The televised contest ahead of Christmas will bring seven rivals to heavily Democratic California, the biggest prize in the primary season and home to 1 in 8 Americans. And, coming a day after a politically divided U.S. House voted to impeach the Republican president, the debate will underscore the paramount concern for Democratic voters: Who can beat Trump in November?
With voters distracted by the holidays and the impeachment proceedings in Washington, the debate in Los Angeles could turn out to be the least watched so far. Viewership has declined in each round though five debates, and even campaigns have grumbled that the candidates would rather be on the ground in early voting states than again taking the debate stage.
The lack of a clear front-runner reflects the uncertainty gripping many voters. Would Trump be more vulnerable to a challenge from the party's liberal wing or a candidate tethered to the centrist establishment? Should the pick be a man or a woman, or a person of color? The Democratic field is also marked by wide differences in age, geography and wealth, and the party remains divided over issues including health care and the influence of big-dollar fundraising.
There will be a notable lack of diversity onstage compared with earlier debates. For the first time this cycle, the debate won't feature a black or Latino candidate. The race in California has largely mirrored national trends, with former Vice President Joe Biden, Vermont Sen. Bernie Sanders and Massachusetts Sen. Elizabeth Warren clustered at the top of the field, followed by South Bend, Indiana, Mayor Pete Buttigieg, Minnesota Sen. Amy Klobuchar, businessman Andrew Yang and billionaire philanthropist Tom Steyer.
Conspicuously missing from the lineup at Loyola Marymount University on Thursday will be former New York City Mayor Michael Bloomberg, a billionaire who is unable to qualify for the contests because he is not accepting campaign donations. But even if he's not on the podium, Bloomberg has been felt in the state: He's running a deluge of TV advertising in California to introduce himself to voters who probably know little, if anything, about him.
Bloomberg's late entry into the contest last month highlighted the overriding issue in the contest, electability, a sign of the unease within the Democratic Party about its crop of candidates and whether any is strong enough to unseat an incumbent president. The eventual nominee will be tasked with splicing together the party's disparate factions — a job Hillary Clinton struggled with after defeating Sanders in a long and bitter primary fight in 2016.
Biden adviser Symone Sanders said to expect another robust exchange on health care. “This is an issue that is not going away and for good reason, because it is an issue that in 2018 Democrats ran on and won," she said.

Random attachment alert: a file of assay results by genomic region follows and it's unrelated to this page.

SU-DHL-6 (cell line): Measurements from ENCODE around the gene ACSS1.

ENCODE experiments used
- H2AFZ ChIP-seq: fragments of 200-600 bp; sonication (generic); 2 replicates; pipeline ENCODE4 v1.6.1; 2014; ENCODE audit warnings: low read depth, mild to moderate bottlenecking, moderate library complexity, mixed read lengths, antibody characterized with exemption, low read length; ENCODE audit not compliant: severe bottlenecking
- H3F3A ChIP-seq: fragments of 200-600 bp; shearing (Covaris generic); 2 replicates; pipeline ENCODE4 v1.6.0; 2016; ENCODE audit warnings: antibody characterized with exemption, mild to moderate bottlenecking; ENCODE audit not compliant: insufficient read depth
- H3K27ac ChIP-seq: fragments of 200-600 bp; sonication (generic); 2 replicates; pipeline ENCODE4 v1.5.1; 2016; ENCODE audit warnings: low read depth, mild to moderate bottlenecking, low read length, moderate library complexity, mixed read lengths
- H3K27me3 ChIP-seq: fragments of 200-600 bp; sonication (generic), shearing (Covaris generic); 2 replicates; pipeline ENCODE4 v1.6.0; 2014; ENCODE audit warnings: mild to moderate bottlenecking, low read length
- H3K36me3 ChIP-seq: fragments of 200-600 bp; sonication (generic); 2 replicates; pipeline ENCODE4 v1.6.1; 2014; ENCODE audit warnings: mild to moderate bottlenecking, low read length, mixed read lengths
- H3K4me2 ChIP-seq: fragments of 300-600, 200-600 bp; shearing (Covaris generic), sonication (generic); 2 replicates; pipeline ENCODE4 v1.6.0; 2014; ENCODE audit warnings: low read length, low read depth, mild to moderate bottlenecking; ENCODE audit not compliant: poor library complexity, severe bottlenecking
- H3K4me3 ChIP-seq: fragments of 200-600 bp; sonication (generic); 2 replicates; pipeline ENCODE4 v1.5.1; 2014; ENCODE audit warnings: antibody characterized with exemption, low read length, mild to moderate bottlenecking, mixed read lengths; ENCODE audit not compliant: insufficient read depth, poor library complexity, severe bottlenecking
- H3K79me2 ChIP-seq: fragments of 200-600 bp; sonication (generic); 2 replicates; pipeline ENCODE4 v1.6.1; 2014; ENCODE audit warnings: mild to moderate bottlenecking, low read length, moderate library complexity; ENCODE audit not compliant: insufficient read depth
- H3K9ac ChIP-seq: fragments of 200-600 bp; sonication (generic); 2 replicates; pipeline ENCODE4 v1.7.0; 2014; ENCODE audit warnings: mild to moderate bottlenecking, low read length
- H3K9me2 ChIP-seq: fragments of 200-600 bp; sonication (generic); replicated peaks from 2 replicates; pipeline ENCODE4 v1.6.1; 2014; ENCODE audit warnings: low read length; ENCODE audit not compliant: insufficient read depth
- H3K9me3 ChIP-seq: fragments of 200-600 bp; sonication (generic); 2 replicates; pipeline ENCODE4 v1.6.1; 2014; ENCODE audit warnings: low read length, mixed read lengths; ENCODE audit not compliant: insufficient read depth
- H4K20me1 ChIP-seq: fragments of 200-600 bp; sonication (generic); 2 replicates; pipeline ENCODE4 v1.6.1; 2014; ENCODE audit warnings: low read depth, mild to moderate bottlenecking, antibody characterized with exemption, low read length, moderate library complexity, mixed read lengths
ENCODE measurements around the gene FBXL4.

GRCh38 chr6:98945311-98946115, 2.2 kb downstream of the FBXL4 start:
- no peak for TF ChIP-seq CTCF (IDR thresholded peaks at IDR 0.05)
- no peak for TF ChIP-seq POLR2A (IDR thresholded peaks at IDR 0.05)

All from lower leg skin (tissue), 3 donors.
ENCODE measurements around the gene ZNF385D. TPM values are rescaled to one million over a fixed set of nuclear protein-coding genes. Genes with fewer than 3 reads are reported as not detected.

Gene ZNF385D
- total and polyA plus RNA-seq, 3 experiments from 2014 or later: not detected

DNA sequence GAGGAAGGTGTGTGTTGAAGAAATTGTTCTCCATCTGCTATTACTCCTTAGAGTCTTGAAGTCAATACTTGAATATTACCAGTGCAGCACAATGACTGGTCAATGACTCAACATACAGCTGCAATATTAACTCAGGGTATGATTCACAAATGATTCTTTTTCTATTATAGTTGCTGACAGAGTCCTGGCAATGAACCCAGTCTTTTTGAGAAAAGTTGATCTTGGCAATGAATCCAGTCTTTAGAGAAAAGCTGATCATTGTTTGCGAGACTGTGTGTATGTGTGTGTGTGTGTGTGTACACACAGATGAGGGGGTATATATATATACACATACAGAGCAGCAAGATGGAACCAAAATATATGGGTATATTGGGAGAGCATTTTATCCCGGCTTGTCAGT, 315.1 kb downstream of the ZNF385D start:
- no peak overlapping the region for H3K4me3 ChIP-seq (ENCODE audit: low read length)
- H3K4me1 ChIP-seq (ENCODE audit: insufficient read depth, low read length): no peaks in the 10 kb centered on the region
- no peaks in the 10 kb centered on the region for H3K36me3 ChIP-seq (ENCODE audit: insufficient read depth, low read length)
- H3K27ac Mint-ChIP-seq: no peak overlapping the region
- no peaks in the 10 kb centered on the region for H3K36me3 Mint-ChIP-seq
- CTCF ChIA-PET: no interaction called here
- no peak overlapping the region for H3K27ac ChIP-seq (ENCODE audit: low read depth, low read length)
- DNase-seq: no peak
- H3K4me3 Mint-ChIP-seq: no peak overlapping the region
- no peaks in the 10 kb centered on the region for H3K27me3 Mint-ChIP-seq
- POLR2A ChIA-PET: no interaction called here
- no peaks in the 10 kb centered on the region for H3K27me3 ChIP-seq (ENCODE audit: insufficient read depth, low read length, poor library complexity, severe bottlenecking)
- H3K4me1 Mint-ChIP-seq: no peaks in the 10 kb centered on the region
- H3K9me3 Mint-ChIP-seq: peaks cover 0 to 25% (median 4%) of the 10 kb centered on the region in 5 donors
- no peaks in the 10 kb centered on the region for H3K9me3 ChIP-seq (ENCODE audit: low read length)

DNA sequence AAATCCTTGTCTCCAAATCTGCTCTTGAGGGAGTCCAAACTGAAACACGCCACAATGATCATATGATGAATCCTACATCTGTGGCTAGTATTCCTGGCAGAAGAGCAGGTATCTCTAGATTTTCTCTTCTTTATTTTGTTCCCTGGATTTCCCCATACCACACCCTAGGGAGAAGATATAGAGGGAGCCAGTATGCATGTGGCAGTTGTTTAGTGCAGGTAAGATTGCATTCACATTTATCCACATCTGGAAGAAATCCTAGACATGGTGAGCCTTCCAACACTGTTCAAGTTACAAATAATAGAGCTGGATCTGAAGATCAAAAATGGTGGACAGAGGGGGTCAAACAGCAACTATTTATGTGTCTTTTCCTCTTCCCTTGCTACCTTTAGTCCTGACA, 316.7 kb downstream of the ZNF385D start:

Jess O'Connell, a senior adviser with Buttigieg's campaign, said the candidate will “be fully prepared to have an open and honest conversation about where there are contrast between us and the other candidates. This is a really important time to start to do that. Voters need time to understand the distinctions between these candidates.” The key issues: health care and higher education.
The unsettled race has seen surges at various points by Biden, Warren, Sanders and Buttigieg, though it's become defined by that cluster of shifting leaders, with others struggling for momentum. California Sen. Kamala Harris, once seen as among the top tier of candidates, shelved her campaign this month, citing a lack of money. And Warren has become more aggressive, especially toward Buttigieg, as she tries to recover from shifting explanations of how she’d pay for “Medicare for All” without raising taxes.
In a replay of 2016, the shifting race for the Democratic nomination has showcased the rift between the party's liberal wing, represented in Sanders and Warren, and candidates parked in or near the political center, including Biden, Buttigieg and Bloomberg.
Two of the candidates who didn’t make the stage will still make their presence felt for debate watchers with ads reminding viewers they’re still in the race. New Jersey Sen. Cory Booker and former Housing Secretary Julián Castro are airing television ads targeted to primary voters during the debate. Booker’s is his first television ad, and in it he says even though he’s not on the debate stage, “I’m going to win this election anyway.” It’s airing as part of a $500,000 campaign, running in Iowa, New Hampshire, Nevada and South Carolina, as well as New York, Washington, D.C., and Los Angeles. A pro-Booker super PAC is also going up with an ad in Iowa highlighting positive reviews of Booker’s past debate performances.
Meanwhile, Castro is running an ad, in Iowa, in which he argues the state should no longer go first in Democrats’ nominating process because it doesn’t reflect the diversity of the Democratic Party. Both candidates failed to hit the polling threshold to qualify for the debates and have in recent weeks become outspoken critics of what they say is a debate qualification process that favors white candidates over minorities.
Associated Press writer Michelle L. Price in Las Vegas and Alexandra Jaffe in Washington contributed to this report.
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